Balance relationships with companies (Re: Who talks at conference for Free Software?)

Paul Boddie paul at
Mon Jul 1 10:12:58 UTC 2019

On Friday 28. June 2019 14.55.20 Bernhard E. Reiter wrote:
> Companies and other organisations are taking part in Free Software
> communities, other may oppose them. Many companies consists of different
> branches. Some are more inclined towards Free Software others are not.
> Same with people working there.

We hear this a lot. It usually gets said when a company does something harmful 
and gets criticised, and when the people working for such companies want it 
both ways: the nice salary *and* to be able to work on things that interest 
them within Free Software without any nasty observations about how that salary 
was funded or the sort of organisation those people are working for.


> When searching for Facebook on our Public Money? Public Code! Brochure
> .pdf I'll only find "Facebook" being mentioned in Fernanda Weiden's short
> biography as her current workplace. Fernanda has done a lot for Free
> Software and FSFE even before she had worked for Facebook, so this is about
> a person foremost.

I am sure Fernanda has done a lot for Free Software, although I am not 
familiar with the details. (I believe that Fernanda is also a FSFE General 
Assembly member along with various other people whose reputations are 
similarly established. This reminds me of the still-unresolved matter of 
organisational democracy that was helpfully shunted over to the rogue mailing 
list only to disappear.)

> (Facebook, just like the companies IBM, Microsoft and Google contribute
> quite significant amount code as Free Software and interact with the
> communities. Applaudable even if they do bad things in other areas.)

So, does Facebook deserve any kind of promotional consideration in a FSFE 
brochure? Would it be OK if Mark Zuckerberg wrote a piece for such a brochure? 
Where do we draw the line if people think that a particular company is not 
inherently acceptable?

Should people be OK with harmful organisations as long as they throw code over 
the wall or parcel out gifts to Free Software developers occasionally? Is it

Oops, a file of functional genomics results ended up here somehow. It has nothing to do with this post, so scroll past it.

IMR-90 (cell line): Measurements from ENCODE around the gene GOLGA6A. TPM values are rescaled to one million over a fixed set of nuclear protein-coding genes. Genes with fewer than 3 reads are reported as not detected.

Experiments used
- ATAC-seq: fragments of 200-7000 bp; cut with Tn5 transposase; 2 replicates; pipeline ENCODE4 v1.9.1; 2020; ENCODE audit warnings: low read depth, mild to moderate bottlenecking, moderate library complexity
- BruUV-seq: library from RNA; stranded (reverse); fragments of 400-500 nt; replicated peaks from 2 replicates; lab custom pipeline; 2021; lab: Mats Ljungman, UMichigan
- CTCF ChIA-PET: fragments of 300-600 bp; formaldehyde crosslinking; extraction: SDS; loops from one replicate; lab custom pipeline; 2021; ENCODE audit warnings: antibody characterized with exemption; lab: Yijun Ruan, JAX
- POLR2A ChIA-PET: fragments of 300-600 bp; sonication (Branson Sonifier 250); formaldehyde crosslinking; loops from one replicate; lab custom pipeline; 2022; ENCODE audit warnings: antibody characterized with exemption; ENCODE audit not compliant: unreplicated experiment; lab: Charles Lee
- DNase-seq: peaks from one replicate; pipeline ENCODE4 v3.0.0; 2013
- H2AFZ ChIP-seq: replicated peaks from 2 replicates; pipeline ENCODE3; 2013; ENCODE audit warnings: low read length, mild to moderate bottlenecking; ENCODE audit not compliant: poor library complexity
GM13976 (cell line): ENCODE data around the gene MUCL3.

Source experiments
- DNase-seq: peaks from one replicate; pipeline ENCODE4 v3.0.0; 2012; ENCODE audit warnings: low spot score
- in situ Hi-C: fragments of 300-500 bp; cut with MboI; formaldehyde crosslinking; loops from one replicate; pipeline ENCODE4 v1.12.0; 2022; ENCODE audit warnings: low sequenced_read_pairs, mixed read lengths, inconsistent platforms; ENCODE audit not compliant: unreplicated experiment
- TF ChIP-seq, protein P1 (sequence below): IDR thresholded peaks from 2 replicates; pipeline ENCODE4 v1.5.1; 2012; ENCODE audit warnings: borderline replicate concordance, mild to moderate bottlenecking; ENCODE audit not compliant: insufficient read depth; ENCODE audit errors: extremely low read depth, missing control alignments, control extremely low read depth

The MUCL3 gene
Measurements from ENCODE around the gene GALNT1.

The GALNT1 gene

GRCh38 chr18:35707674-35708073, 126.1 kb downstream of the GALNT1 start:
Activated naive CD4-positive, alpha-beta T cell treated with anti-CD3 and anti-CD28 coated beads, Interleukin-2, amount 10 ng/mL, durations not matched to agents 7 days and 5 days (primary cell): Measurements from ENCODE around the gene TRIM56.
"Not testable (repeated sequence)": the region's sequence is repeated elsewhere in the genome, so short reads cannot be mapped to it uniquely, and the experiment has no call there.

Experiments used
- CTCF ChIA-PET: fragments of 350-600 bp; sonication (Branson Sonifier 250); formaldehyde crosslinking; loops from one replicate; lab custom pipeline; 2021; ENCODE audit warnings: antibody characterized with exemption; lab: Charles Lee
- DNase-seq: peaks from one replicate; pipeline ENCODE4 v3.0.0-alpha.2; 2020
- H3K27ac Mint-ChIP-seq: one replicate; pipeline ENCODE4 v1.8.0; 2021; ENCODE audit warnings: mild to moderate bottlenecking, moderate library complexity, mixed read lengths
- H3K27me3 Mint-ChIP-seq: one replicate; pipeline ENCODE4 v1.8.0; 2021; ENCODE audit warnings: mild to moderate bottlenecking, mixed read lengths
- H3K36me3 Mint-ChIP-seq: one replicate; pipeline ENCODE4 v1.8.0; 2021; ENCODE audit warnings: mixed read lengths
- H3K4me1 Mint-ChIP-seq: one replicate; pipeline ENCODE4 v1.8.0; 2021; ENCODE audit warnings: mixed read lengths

acceptable for communities to be bought or bribed by corporate generosity that 
often comes at the expense of those communities and wider society?

> Seriously, I think that if we did not include who people are working for,
> someone would criticise us for not "disclosing" this potential conflict of
> interest. >:) Now readers can make up their minds from the article.
> This is good practice with the more serious scientific journals as well.

Of course it is good practice to acknowledge affiliations. My point was that 
some affiliations are problematic regardless of whether they are acknowledged 
or not.

This does make me think of other campaigns and activities pursued by the FSFE. 
Although one can argue that certain things have been prioritised purely 
because of enthusiasm from various members and supporters of the organisation, 
I find it difficult to separate some of this enthusiasm from other concerns 
that might have something to do with personal affiliations.

> > I decided not to continue supporting the FSFE financially.
> Sad to see you stop donating.
> Thanks for the support to far!
> We hope to win you back some day!
> (Our supporters and donors allow us to do more work and stay independent
> of single company donors!)

Thank you for your sentiments! Unfortunately, with the FSFE appearing less 
than convincing as an effective organisation operating in the interests of 
Free Software, I can only repeat my final remark from before...

> I wonder what measures are being taken to remedy this unfortunate situation
> and to regain the trust and confidence that has seemingly been lost.


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